11. Videos. Videos continue to grow in popularity. People spend at least 100 minutes/day watching videos, and 48% of customers rely on videos to reflect their interests. Good video content is more likely to convert and nurture a lead than print.

12. Memes. Time to have a little fun—because that’s why people are on social media sites. Work a few memes into your content strategy–quick posts sharing knowledge on a specific topic in graphic form.

13. Social media posts. Keep posts short and focused on a single topic. Include an image. Decide which channels you can support. Don’t forget hash tags.

14. Podcasts. Keep in mind that the purpose of a podcast is entertainment. Podcast listeners tune in for news updates, current event breakdowns or to learn about a new topic or industry. I listen to a couple of podcasts from lawyers whose opinions I respect. They generally weigh in on some of the rulings that are coming down these days from the lower and supreme courts.

15. Blogs are easy to write and publish. But I’m a writer so of course it’s easy for me. If writing is a struggle for you, this is going to be a slog. The best way to create a regular blog is make a commitment and own it. Every week or every other week, block this out on your calendar. As per one of my pals, “if it hits my calendar, it gets done.” Be thinking about what to write about. An article you read, a webinar you were on, a seminar you attended, industry updates, new products and upgrades. It’s endless.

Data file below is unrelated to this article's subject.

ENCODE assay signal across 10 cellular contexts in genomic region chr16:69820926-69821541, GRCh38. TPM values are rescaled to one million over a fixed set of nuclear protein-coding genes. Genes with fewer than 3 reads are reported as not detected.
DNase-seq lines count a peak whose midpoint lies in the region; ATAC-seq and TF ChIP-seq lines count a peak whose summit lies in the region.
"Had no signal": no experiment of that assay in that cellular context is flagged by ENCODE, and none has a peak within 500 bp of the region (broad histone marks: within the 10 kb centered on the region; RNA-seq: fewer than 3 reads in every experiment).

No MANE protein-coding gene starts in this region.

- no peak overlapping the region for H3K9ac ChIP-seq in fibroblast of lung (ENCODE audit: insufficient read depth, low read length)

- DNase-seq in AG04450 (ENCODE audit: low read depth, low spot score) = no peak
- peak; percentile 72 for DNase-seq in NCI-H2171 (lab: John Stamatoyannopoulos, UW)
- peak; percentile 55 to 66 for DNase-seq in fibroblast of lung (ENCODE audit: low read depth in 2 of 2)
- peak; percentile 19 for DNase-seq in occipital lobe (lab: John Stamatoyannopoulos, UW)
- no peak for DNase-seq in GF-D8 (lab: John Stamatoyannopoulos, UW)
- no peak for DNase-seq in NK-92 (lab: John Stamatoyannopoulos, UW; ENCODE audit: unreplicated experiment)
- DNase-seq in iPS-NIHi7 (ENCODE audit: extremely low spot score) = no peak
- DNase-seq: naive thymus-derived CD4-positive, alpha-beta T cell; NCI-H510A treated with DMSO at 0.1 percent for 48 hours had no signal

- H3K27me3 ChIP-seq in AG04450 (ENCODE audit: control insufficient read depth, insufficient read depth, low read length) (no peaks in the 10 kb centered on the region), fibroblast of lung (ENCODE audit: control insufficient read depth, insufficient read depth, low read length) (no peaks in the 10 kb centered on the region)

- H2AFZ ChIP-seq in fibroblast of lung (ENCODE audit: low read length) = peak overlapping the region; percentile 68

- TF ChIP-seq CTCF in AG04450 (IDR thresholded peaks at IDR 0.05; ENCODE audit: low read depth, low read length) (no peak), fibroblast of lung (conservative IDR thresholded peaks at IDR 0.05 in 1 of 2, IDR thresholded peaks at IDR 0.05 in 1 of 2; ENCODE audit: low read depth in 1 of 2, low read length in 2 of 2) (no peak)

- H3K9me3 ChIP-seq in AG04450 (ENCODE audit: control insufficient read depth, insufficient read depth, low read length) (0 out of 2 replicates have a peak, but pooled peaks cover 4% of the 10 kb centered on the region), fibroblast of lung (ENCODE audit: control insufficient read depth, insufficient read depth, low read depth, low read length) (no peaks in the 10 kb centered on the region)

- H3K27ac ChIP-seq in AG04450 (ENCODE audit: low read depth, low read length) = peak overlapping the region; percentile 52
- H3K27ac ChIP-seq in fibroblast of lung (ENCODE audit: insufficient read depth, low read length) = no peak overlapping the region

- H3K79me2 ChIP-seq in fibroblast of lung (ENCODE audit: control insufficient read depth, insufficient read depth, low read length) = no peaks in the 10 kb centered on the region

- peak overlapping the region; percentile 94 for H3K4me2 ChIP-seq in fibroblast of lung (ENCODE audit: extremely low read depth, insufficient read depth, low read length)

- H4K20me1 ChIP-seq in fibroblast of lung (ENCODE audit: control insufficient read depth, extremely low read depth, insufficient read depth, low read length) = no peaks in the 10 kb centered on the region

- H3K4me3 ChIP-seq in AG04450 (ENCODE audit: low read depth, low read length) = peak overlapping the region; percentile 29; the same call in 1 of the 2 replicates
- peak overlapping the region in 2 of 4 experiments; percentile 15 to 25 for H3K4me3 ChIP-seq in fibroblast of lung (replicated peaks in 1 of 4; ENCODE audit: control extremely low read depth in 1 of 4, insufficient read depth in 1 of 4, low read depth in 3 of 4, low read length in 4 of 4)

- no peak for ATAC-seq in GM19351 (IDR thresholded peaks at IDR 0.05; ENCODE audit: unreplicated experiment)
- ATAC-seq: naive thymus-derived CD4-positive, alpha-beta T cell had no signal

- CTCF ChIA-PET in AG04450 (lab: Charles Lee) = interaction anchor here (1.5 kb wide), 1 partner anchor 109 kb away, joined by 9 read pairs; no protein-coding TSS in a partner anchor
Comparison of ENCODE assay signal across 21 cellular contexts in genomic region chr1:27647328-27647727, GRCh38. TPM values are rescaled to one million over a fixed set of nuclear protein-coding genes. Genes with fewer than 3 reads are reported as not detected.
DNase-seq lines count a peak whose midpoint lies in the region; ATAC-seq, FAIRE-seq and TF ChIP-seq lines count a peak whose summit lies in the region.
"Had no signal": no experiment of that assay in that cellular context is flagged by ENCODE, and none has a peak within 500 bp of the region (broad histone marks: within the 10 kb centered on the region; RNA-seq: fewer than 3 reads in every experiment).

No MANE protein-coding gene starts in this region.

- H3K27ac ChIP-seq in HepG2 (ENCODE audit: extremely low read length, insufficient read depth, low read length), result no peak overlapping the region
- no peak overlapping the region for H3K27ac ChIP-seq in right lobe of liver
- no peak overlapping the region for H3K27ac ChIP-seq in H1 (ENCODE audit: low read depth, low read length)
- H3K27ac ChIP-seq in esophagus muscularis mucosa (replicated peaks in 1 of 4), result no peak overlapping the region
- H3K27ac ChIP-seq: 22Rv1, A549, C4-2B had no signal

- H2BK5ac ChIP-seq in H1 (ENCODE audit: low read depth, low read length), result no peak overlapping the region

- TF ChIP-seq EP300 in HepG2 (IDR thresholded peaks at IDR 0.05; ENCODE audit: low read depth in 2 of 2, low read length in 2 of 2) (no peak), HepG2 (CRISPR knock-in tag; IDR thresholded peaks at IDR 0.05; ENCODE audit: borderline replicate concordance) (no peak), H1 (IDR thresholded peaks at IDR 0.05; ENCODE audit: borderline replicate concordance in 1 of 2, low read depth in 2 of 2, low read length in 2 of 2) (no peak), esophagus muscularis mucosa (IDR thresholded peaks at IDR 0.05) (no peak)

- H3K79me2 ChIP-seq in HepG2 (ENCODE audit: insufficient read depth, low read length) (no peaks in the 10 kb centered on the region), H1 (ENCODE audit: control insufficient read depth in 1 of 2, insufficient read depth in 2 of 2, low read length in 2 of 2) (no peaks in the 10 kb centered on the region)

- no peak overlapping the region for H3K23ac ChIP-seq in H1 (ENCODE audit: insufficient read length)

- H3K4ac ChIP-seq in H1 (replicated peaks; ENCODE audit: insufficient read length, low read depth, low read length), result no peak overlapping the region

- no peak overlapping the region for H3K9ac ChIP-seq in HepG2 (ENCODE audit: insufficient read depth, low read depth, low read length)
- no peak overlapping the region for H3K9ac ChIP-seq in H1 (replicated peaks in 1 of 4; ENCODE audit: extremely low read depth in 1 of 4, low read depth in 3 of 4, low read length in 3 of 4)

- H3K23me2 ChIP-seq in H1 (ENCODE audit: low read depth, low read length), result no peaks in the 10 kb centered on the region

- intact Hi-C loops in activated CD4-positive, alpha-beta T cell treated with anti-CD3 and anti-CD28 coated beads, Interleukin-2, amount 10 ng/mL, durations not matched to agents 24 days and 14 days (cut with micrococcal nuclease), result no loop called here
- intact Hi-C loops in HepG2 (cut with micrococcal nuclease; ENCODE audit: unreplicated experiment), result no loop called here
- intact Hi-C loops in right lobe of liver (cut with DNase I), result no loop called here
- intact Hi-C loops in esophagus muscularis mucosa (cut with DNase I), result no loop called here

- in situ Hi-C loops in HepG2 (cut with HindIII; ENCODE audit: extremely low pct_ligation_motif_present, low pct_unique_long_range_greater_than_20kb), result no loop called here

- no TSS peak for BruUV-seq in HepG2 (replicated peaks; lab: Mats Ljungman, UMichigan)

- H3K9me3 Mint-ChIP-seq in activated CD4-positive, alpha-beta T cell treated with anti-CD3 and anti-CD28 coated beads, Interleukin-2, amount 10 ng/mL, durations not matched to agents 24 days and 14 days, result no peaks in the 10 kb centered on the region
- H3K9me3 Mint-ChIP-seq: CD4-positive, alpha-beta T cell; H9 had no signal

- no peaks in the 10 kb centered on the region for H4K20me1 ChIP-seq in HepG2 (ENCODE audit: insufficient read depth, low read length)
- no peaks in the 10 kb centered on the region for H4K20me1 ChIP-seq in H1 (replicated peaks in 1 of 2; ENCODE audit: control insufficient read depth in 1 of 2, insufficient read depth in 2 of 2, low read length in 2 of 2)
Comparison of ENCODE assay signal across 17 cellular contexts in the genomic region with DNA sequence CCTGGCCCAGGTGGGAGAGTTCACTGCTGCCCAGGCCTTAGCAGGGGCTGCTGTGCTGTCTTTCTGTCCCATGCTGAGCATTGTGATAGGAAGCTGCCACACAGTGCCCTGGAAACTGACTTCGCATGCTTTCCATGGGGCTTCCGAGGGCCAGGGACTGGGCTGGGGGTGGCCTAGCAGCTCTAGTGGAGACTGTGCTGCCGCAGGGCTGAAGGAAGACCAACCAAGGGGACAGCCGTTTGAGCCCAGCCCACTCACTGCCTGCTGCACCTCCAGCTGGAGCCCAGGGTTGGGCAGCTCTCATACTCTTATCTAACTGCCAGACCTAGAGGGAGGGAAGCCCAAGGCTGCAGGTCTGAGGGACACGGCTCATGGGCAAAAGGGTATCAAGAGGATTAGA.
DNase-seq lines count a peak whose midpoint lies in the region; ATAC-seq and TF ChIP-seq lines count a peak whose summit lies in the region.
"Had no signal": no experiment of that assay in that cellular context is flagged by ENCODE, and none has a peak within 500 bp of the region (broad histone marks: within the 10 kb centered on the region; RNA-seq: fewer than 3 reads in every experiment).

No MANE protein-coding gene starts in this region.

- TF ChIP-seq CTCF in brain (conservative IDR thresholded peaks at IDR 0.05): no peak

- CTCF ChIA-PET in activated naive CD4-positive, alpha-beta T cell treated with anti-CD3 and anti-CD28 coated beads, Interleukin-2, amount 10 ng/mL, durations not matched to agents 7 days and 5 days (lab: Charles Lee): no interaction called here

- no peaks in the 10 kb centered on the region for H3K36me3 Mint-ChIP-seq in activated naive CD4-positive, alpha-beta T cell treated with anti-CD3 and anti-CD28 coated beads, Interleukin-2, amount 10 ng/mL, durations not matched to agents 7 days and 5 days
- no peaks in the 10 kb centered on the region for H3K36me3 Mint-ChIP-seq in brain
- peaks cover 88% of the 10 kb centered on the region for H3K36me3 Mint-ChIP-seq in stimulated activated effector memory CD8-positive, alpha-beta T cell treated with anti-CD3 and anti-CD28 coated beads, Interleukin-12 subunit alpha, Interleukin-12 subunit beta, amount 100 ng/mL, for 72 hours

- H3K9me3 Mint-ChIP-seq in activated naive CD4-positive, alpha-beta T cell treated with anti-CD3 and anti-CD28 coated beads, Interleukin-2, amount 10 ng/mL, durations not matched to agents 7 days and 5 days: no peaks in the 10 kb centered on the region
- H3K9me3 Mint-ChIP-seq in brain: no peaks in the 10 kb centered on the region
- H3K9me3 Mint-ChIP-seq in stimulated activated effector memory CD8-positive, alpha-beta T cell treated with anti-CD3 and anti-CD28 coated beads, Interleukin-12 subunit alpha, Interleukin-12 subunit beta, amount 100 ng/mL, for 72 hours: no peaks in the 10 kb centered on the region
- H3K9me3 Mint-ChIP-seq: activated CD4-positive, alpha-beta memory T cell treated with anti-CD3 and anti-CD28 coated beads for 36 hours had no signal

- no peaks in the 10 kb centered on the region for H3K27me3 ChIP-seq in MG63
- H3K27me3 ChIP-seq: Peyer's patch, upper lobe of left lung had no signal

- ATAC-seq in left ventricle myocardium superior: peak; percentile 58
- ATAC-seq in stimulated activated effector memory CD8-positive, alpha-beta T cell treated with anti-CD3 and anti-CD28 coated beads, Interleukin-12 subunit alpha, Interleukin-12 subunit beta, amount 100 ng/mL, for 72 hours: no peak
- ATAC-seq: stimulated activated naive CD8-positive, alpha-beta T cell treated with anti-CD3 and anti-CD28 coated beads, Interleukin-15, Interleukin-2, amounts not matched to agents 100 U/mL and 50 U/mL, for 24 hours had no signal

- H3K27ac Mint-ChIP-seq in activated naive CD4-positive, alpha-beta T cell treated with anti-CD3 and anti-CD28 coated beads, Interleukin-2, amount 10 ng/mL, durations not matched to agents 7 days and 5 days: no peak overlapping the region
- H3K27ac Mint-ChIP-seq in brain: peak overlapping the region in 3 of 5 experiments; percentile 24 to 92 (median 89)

Remember that people are on social media to have fun so blogs can be funny and irreverent. Shoot for high quality, topical, and relevant. Blogs are easy to share and be shared by search engines, so there’s high value associated with blogs.

16. Blog every few days: Are you kidding me? Blogging best practices calls for posting every few days. Who can write a high-quality blog that often? If you’ve got a team to share blogging responsibilities, perhaps you can meet this kind of timeline. The reality? This is always going to be the lowest priority and other stuff inevitably surfaces. Shoot for once/week. Twice/month is manageable.

  • Post your blog every few days.
  • Include a call to action.
  • Develop an internal linking strategy among blogs and landing pages wherever there is synergy.
  • Do keyword research. I use Google’s keyword planner. Work in these words so they’re easy and natural. Use them in your subheads and headings. Do use H1-H3 tags for your headings

These content marketing examples provide a lot of flexibility when developing a content marketing strategy.

Use those formats that fit your skillset and are most appropriate for your business. Contact Top of Mind Marketing to help develop a successful marketing strategy. We’re writers and content marketing specialists.